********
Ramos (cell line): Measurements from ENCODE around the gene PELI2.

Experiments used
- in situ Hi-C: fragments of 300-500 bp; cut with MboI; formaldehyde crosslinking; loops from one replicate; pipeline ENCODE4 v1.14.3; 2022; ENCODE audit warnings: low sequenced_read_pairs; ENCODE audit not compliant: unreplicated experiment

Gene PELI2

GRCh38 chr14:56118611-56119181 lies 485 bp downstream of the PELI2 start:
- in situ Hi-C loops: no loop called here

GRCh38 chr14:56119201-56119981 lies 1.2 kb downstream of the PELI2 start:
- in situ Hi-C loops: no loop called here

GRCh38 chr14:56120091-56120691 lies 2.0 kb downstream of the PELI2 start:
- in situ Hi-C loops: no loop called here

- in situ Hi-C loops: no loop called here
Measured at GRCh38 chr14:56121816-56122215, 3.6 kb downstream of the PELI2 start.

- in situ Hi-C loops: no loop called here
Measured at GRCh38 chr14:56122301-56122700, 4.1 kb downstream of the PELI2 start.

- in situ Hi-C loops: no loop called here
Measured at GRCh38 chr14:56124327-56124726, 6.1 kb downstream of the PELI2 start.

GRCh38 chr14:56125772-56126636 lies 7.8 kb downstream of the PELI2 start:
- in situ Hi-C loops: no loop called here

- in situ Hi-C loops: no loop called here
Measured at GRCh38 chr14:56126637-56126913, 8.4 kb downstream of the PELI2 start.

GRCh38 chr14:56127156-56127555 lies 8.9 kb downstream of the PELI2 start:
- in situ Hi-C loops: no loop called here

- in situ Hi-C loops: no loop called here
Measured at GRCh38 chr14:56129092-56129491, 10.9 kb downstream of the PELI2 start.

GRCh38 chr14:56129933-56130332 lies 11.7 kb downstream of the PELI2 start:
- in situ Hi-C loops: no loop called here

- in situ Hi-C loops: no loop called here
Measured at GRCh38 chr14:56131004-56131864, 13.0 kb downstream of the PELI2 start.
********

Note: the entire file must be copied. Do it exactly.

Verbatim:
Ramos (cell line): Measurements from ENCODE around the gene PELI2.

Experiments used
- in situ Hi-C: fragments of 300-500 bp; cut with MboI; formaldehyde crosslinking; loops from one replicate; pipeline ENCODE4 v1.14.3; 2022; ENCODE audit warnings: low sequenced_read_pairs; ENCODE audit not compliant: unreplicated experiment

Gene PELI2

GRCh38 chr14:56118611-56119181 lies 485 bp downstream of the PELI2 start:
- in situ Hi-C loops: no loop called here

GRCh38 chr14:56119201-56119981 lies 1.2 kb downstream of the PELI2 start:
- in situ Hi-C loops: no loop called here

GRCh38 chr14:56120091-56120691 lies 2.0 kb downstream of the PELI2 start:
- in situ Hi-C loops: no loop called here

- in situ Hi-C loops: no loop called here
Measured at GRCh38 chr14:56121816-56122215, 3.6 kb downstream of the PELI2 start.

- in situ Hi-C loops: no loop called here
Measured at GRCh38 chr14:56122301-56122700, 4.1 kb downstream of the PELI2 start.

- in situ Hi-C loops: no loop called here
Measured at GRCh38 chr14:56124327-56124726, 6.1 kb downstream of the PELI2 start.

GRCh38 chr14:56125772-56126636 lies 7.8 kb downstream of the PELI2 start:
- in situ Hi-C loops: no loop called here

- in situ Hi-C loops: no loop called here
Measured at GRCh38 chr14:56126637-56126913, 8.4 kb downstream of the PELI2 start.

GRCh38 chr14:56127156-56127555 lies 8.9 kb downstream of the PELI2 start:
- in situ Hi-C loops: no loop called here

- in situ Hi-C loops: no loop called here
Measured at GRCh38 chr14:56129092-56129491, 10.9 kb downstream of the PELI2 start.

GRCh38 chr14:56129933-56130332 lies 11.7 kb downstream of the PELI2 start:
- in situ Hi-C loops: no loop called here

- in situ Hi-C loops: no loop called here
Measured at GRCh38 chr14:56131004-56131864, 13.0 kb downstream of the PELI2 start.